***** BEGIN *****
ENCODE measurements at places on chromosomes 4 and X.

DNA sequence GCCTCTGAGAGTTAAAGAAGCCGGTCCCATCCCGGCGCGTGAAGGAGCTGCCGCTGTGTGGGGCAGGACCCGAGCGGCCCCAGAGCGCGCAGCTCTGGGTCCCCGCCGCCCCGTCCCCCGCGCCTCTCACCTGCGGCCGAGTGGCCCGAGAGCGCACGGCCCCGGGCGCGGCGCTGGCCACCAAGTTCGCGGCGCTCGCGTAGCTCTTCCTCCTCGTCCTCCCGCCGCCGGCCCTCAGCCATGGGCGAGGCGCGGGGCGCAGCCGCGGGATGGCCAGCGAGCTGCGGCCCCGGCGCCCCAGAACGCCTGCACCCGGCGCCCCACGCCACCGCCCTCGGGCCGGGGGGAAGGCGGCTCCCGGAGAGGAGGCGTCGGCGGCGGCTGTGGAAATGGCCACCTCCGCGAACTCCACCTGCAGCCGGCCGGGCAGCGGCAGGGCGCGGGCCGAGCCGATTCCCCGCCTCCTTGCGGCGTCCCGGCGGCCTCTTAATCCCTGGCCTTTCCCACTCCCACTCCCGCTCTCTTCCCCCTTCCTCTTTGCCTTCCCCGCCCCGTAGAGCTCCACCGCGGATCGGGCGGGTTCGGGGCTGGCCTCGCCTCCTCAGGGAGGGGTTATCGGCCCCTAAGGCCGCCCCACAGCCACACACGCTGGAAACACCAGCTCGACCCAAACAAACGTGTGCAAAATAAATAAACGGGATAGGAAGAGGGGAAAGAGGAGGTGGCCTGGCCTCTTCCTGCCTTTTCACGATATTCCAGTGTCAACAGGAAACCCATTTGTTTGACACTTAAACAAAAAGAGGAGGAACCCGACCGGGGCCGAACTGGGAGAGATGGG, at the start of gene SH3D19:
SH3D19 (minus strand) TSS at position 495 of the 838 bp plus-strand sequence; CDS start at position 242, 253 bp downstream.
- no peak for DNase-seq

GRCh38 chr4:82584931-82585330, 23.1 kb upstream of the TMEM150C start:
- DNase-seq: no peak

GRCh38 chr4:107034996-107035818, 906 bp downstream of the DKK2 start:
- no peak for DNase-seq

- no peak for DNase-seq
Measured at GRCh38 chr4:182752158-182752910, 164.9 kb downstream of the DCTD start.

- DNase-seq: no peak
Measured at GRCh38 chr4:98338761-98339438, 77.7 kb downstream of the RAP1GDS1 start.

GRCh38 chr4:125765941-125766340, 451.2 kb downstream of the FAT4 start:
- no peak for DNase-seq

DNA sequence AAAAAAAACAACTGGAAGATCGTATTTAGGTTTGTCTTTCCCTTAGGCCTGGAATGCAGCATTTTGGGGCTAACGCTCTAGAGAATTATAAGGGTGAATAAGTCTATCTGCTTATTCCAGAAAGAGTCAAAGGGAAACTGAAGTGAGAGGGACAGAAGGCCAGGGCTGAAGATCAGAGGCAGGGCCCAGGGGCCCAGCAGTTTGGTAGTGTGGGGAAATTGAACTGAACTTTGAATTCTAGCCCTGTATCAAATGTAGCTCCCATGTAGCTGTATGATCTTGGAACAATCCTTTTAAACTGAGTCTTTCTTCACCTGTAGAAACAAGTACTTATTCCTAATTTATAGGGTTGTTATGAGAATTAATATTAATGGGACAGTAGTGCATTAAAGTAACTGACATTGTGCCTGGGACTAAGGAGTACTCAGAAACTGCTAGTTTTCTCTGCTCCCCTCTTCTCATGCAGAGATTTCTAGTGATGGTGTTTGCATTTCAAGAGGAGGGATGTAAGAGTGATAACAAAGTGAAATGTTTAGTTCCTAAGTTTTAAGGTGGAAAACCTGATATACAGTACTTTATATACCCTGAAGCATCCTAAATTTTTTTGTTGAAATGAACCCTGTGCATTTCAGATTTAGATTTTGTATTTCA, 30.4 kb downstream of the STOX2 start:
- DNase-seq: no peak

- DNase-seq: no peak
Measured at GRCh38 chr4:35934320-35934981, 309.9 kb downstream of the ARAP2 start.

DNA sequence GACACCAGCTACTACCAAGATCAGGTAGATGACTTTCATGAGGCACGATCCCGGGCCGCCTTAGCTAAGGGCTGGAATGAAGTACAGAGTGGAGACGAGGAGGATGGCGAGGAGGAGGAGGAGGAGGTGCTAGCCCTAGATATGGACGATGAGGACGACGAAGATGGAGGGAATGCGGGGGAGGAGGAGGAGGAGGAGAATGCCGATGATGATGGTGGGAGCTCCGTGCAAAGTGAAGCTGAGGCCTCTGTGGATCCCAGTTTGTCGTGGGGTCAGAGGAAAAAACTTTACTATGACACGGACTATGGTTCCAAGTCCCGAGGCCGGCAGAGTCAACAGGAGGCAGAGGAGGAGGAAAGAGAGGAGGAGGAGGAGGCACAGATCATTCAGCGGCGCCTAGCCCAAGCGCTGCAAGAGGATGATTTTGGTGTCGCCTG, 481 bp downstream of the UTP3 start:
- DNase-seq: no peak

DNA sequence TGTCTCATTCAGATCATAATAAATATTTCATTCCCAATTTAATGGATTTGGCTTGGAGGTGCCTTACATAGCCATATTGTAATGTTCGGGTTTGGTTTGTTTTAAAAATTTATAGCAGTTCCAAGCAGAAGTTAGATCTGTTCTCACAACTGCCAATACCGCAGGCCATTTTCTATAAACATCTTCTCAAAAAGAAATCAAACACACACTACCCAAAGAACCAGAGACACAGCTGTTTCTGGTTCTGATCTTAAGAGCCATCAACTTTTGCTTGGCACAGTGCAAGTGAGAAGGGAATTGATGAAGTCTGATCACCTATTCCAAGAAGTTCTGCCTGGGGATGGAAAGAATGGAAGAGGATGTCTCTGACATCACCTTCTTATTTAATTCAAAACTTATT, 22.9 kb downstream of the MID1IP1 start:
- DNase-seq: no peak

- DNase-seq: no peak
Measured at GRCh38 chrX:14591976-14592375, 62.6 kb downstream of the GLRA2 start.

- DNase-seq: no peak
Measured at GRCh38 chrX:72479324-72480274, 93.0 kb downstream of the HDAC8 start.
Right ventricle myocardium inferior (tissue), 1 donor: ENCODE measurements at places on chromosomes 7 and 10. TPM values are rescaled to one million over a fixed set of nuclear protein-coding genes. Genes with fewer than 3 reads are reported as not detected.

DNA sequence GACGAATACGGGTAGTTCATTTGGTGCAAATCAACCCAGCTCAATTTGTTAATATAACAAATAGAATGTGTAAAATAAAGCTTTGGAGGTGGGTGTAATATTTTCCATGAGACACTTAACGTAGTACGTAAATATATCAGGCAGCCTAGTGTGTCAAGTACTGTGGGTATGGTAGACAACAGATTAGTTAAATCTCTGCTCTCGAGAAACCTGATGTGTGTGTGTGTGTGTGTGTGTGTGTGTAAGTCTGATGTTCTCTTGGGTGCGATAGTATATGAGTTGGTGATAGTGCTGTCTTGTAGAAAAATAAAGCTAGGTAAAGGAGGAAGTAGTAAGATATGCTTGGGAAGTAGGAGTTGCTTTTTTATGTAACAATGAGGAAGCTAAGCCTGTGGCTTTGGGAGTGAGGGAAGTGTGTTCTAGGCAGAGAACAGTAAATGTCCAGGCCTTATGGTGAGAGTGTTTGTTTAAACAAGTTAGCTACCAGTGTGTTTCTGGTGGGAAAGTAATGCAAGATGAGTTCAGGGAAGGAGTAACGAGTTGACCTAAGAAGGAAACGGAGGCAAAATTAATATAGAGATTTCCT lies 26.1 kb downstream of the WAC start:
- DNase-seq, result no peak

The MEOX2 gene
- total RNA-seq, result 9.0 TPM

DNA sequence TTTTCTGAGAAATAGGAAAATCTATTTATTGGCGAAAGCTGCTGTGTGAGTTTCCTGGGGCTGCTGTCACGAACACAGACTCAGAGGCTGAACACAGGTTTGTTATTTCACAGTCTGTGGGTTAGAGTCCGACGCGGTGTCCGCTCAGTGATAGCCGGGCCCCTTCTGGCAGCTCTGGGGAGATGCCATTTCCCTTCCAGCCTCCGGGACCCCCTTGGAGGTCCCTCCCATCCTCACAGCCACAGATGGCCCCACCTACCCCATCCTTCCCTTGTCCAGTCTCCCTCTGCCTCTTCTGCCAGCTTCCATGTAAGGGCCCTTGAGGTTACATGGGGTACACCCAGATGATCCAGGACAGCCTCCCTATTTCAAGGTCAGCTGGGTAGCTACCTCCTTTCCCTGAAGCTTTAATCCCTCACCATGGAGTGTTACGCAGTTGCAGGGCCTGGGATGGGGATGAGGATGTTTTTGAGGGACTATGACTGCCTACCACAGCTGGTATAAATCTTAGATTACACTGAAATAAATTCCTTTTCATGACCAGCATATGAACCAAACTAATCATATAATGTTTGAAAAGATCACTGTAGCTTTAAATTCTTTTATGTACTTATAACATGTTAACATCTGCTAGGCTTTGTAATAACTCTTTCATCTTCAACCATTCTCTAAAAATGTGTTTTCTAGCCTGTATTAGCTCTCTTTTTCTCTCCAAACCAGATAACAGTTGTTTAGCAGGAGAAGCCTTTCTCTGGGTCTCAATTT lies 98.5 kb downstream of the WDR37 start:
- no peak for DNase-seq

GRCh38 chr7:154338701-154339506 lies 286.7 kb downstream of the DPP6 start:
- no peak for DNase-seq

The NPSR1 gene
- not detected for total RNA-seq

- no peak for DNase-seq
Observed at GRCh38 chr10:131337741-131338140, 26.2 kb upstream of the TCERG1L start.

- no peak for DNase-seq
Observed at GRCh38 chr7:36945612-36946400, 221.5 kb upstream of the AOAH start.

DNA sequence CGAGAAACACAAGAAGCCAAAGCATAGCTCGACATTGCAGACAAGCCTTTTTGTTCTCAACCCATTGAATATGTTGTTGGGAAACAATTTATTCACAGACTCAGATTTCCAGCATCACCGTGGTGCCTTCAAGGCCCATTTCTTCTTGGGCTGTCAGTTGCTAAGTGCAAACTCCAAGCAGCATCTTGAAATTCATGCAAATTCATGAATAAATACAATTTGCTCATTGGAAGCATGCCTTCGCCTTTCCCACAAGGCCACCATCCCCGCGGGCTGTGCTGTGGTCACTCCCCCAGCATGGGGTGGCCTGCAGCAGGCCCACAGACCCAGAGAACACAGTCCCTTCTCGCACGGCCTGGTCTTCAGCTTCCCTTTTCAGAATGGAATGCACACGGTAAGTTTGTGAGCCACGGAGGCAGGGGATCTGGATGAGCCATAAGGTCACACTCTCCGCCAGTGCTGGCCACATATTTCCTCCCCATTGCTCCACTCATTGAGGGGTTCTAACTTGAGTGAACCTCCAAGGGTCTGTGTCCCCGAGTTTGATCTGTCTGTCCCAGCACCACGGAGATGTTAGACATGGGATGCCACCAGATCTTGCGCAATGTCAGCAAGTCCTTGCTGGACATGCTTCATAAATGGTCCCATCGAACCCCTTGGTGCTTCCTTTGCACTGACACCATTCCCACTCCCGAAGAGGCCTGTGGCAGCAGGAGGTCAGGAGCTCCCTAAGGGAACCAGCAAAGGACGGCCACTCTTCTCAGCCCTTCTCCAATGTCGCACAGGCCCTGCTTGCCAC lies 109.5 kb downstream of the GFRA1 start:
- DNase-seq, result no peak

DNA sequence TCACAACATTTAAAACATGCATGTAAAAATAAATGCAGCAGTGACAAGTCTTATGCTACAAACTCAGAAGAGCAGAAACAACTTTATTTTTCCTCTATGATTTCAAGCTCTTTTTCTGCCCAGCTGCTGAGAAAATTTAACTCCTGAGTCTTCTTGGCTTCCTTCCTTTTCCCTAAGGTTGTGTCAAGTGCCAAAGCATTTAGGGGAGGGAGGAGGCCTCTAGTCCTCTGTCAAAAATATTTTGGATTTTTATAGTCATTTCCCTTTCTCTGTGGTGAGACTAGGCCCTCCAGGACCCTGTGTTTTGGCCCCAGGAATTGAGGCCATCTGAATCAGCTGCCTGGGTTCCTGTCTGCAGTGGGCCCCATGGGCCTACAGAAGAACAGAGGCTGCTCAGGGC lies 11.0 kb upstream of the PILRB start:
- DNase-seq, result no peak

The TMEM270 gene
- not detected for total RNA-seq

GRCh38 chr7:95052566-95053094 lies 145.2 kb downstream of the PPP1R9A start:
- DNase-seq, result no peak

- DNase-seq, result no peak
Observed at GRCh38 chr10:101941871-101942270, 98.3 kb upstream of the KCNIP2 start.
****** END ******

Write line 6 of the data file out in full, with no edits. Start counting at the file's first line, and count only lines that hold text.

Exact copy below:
- DNase-seq: no peak